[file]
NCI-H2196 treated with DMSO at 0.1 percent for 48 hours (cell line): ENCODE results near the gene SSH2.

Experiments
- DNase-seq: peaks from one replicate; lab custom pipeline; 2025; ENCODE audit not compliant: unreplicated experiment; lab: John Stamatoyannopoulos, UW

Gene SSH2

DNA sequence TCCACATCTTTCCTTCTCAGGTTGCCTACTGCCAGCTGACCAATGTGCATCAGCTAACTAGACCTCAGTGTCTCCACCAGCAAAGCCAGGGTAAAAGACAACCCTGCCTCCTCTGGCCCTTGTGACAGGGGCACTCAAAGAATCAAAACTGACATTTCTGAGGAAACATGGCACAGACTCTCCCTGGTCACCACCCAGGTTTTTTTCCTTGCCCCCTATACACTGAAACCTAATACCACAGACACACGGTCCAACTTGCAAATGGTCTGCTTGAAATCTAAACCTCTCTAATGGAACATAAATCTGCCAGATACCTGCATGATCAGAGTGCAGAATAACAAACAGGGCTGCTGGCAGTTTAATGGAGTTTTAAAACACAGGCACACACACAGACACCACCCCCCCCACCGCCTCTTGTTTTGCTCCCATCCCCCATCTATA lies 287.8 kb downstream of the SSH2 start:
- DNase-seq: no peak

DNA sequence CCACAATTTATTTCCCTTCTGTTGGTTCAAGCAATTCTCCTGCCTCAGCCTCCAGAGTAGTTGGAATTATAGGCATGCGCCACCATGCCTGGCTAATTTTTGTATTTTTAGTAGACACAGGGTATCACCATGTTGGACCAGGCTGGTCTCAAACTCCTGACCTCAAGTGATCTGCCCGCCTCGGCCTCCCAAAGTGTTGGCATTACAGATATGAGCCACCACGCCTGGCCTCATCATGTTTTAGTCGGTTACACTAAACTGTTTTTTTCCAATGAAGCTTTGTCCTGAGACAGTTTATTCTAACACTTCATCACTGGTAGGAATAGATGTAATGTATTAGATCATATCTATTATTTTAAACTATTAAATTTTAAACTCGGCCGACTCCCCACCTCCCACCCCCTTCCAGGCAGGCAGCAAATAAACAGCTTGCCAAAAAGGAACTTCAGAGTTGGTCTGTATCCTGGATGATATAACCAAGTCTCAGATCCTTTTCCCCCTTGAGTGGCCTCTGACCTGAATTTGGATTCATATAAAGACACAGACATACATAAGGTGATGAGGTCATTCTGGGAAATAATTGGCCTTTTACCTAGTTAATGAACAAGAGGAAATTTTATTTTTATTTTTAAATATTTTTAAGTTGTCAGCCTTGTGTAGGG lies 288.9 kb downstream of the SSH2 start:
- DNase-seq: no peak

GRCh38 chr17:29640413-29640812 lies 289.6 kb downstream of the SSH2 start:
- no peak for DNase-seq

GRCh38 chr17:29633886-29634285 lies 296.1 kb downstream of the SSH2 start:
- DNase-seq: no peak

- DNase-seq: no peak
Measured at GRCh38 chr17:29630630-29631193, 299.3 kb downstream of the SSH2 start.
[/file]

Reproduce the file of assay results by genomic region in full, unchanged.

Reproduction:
NCI-H2196 treated with DMSO at 0.1 percent for 48 hours (cell line): ENCODE results near the gene SSH2.

Experiments
- DNase-seq: peaks from one replicate; lab custom pipeline; 2025; ENCODE audit not compliant: unreplicated experiment; lab: John Stamatoyannopoulos, UW

Gene SSH2

DNA sequence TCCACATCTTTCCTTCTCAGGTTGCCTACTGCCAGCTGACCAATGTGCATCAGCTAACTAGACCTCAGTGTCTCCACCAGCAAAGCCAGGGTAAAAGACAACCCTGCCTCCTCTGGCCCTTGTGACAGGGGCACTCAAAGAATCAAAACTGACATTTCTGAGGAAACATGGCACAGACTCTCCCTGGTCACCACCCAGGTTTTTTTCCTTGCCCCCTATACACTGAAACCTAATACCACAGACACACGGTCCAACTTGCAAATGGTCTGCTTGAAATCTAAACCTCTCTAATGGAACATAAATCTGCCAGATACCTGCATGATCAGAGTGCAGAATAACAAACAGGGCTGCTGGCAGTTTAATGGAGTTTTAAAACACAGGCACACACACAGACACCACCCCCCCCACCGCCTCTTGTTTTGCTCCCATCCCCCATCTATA lies 287.8 kb downstream of the SSH2 start:
- DNase-seq: no peak

DNA sequence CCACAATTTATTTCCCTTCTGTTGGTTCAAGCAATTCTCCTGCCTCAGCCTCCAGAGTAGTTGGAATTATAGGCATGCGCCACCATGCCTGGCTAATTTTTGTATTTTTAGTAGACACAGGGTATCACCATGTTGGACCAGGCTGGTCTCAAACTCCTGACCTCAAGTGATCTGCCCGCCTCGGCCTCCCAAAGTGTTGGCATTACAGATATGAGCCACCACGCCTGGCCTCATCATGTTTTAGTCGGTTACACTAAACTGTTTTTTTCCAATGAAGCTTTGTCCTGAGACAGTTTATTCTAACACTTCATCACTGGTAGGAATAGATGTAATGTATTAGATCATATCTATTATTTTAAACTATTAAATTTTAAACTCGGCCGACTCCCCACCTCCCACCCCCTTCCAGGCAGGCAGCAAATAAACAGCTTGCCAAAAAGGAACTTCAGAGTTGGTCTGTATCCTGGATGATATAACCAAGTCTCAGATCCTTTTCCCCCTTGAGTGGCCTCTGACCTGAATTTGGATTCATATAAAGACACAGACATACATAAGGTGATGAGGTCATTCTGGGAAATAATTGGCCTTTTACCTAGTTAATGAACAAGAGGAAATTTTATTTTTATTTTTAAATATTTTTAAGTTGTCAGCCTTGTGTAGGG lies 288.9 kb downstream of the SSH2 start:
- DNase-seq: no peak

GRCh38 chr17:29640413-29640812 lies 289.6 kb downstream of the SSH2 start:
- no peak for DNase-seq

GRCh38 chr17:29633886-29634285 lies 296.1 kb downstream of the SSH2 start:
- DNase-seq: no peak

- DNase-seq: no peak
Measured at GRCh38 chr17:29630630-29631193, 299.3 kb downstream of the SSH2 start.